Whichever way free agency takes him, C.J. is likely set to cash in considerably.
For his part, he has stated that he'd like to stay in Texas, as he was quoted in an interview with Scoreboard Daily as saying,
"Yeah, there’s a great chance because I like it here and I’ve won here. I’ve proved that I can be a good pitcher here. There have been a lot of people over the years that have said it’s impossible to pitch here in Texas and look what we did here on the rotation – we went out and won a bunch of games and threw a bunch of innings and did stuff that no other organization can say…not even the mighty Red Sox or Yankees. They didn’t do what we did. It’s now all about figuring out how all of the guys on the team – not just me – there’s Elvis, Nelson, Josh, Ian – a lot of guys have contractual things that are coming up. I think one thing the Rangers want me to know is what they’re planning on doing with all of these other guys in the long term. So that gives me confidence that we’re going to keep winning."
While it sounds like he'd like to return to the only organization he's ever known, it remains to be seen how intense the bidding war will be, and if the Rangers are willing to commit the dollars and years that it may take to secure his services.
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If C.J. Wilson's odyssey into free agency takes him elsewhere, the Rangers will likely crave a veteran hurler to add some leadership to a largely inexperienced rotation.
It's widely expected that Roy Oswalt, a long-time member of the Houston Astros, and resident of Mississippi, could potentially fit atop the Texas rotation if offered an opportunity to once again pitch closer to home after a year-and-a-half in Philadelphia.
According to MLBtraderumors.com, "the Rangers have expressed preliminary interest in Oswalt" among others.
The 34-year-old right-hander, veteran of 11 Major League seasons, dealt with back problems last year, which limited him to only 23 starts for the Phillies. He was solid, if unspectacular when healthy, as he went 9-10 with a 3.69 ERA, striking out 93 in 139 innings, while posting a higher than usual WHIP of 1.338. While his command was superb (2.1 walks per nine innings), he allowed 153 hits, which accounted for the inflation in baserunners.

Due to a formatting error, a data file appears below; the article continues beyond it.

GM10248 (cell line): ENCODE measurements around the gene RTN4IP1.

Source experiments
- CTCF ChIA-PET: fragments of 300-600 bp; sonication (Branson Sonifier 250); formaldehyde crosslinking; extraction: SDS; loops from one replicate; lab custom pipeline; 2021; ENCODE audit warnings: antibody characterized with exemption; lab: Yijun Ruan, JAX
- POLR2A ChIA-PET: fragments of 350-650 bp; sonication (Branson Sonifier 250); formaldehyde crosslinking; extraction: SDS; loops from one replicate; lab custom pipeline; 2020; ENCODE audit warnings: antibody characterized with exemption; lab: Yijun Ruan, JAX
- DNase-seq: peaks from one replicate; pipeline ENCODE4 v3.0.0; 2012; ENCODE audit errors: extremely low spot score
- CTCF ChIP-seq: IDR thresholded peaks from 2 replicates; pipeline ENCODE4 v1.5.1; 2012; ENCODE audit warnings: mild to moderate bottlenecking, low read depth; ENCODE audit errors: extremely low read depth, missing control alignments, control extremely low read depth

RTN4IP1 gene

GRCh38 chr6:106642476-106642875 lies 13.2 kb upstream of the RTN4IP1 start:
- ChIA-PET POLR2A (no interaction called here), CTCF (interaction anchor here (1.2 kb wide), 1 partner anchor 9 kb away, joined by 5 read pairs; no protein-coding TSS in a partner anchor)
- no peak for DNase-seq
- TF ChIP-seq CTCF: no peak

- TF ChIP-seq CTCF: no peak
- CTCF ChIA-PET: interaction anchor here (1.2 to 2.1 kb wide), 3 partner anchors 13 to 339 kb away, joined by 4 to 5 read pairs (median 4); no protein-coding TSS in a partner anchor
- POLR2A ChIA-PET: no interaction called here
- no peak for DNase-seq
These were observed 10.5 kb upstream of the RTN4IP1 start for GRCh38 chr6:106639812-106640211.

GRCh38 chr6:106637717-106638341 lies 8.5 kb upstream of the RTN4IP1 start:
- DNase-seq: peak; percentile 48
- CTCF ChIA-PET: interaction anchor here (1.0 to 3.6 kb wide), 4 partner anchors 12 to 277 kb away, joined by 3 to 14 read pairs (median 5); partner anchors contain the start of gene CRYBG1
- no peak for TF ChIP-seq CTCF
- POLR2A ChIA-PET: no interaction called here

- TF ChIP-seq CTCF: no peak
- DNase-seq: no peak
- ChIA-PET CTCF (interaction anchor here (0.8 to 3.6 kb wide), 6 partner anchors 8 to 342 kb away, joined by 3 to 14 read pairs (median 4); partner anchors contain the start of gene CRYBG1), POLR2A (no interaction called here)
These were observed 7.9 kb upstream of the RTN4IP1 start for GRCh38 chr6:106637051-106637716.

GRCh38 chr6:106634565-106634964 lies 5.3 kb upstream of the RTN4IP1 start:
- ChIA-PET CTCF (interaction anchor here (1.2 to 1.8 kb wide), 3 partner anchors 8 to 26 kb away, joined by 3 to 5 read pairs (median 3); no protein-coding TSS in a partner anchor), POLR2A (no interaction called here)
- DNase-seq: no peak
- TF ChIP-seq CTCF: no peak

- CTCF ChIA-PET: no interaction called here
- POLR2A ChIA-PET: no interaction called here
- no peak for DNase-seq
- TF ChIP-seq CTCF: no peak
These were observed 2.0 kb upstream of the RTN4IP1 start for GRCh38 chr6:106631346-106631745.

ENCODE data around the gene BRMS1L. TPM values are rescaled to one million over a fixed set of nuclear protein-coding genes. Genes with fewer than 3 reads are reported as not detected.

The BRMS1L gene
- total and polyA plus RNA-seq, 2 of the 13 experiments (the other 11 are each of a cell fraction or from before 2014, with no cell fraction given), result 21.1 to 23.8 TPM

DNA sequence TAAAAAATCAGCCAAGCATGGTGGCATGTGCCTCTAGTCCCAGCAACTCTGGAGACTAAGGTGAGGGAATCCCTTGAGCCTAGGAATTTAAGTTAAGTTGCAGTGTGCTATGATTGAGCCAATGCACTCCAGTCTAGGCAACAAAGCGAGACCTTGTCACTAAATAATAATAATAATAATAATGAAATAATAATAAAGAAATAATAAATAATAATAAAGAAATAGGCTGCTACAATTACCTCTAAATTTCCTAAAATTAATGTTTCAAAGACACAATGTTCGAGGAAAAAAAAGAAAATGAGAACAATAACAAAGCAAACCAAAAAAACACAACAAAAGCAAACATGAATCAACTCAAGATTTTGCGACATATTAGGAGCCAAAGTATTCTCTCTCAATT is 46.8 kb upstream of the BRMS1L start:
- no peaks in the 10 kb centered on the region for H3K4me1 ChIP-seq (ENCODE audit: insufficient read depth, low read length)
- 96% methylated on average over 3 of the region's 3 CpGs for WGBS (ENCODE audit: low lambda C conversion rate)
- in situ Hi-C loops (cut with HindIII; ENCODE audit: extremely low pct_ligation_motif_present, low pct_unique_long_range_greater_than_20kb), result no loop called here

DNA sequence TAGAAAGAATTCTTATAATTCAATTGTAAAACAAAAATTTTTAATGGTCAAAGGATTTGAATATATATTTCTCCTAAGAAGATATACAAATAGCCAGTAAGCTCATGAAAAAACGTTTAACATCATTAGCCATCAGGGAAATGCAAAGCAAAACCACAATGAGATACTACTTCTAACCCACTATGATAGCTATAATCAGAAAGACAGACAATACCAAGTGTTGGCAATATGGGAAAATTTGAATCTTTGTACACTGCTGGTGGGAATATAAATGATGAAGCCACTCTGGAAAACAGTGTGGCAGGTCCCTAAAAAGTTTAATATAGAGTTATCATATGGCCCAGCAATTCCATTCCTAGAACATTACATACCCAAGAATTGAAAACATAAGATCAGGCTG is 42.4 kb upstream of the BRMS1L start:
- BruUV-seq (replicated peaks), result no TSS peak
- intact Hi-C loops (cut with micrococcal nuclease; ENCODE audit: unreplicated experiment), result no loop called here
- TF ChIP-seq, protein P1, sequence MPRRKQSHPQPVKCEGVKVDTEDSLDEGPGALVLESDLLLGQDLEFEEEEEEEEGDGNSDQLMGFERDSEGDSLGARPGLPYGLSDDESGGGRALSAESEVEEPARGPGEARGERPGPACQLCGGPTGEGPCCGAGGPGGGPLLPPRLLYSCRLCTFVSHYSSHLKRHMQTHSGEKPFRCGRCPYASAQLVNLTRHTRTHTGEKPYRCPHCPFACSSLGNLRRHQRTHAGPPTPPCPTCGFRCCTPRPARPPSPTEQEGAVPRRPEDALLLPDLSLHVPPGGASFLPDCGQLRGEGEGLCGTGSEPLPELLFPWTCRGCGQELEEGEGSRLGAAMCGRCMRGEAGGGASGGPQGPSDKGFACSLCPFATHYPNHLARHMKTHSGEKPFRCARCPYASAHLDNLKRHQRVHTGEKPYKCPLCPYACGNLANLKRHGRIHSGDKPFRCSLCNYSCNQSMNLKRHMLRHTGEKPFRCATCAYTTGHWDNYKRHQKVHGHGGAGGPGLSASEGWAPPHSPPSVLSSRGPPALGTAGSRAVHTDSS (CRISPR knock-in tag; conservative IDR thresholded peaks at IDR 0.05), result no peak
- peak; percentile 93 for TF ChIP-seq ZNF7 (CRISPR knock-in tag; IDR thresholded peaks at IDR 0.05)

He is reportedly free of his back issues and hopes to seek a multi-year deal according to his agent, Bob Garber.
Oswalt, 159-93 in his career with a 3.21 ERA and 1.119 WHIP, is a career National Leaguer, but many believe his stellar command (career 2.1 BB/9 Inn) and ability to keep the ball in the park (0.8 HR/9 Inn) could help him easily transition to the American League.
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One of the starters drawing the most attention is the ever-reliable Mark Buehrle.
Never an ace, nor a pitcher that strikes fear into the hearts of his opposition, Buehrle has built an impressive resume on the strength of his consistency and remarkable durability.
In 11 seasons since becoming a full-time starter in 2001, the 32-year-old lefty has never failed to pitch at least 200 innings. Try to find another starting pitcher in MLB with that type of track record.
Over his career, Buehrle is 161-119 with a 3.83 ERA and a 1.28 WHIP. Never a strikeout pitcher (4.8 K/9Inn), and prone to giving up hits (9.5 H/9 Inn), Buehrle has found success with great command (2.0 BB/9 Inn) and a above average ability to keep the ball on the ground.
Despite his lack of dominant stuff, Buehrle has tossed two career no-hitters, one of them a 2009 perfect game against the Tampa Bay Rays.
Last season, he went 13-9 with a 3.59 ERA, tossed 205.1 innings and owned a 1.295 WHIP.
Considering his amazing run of consistent durability, the Rangers could likely face stiff competition in a chase for Buehrle, as it is rumored that up to 10 teams are interested in the veteran.
If C.J.Wilson were to depart, adding a lefty of Buehrle's character and experience could potentially bring a vital leadership quality to the Texas rotation. Texas values left-handed pitching with a ballpark that is renowned for its propensity for allowing home runs to right-center field.
Though Buehrle is a career member of the White Sox, according to Joe Cowley of the Chicago Sun-Times, he reportedly has told the team that he will not give them a hometown discount to stay in the Windy City.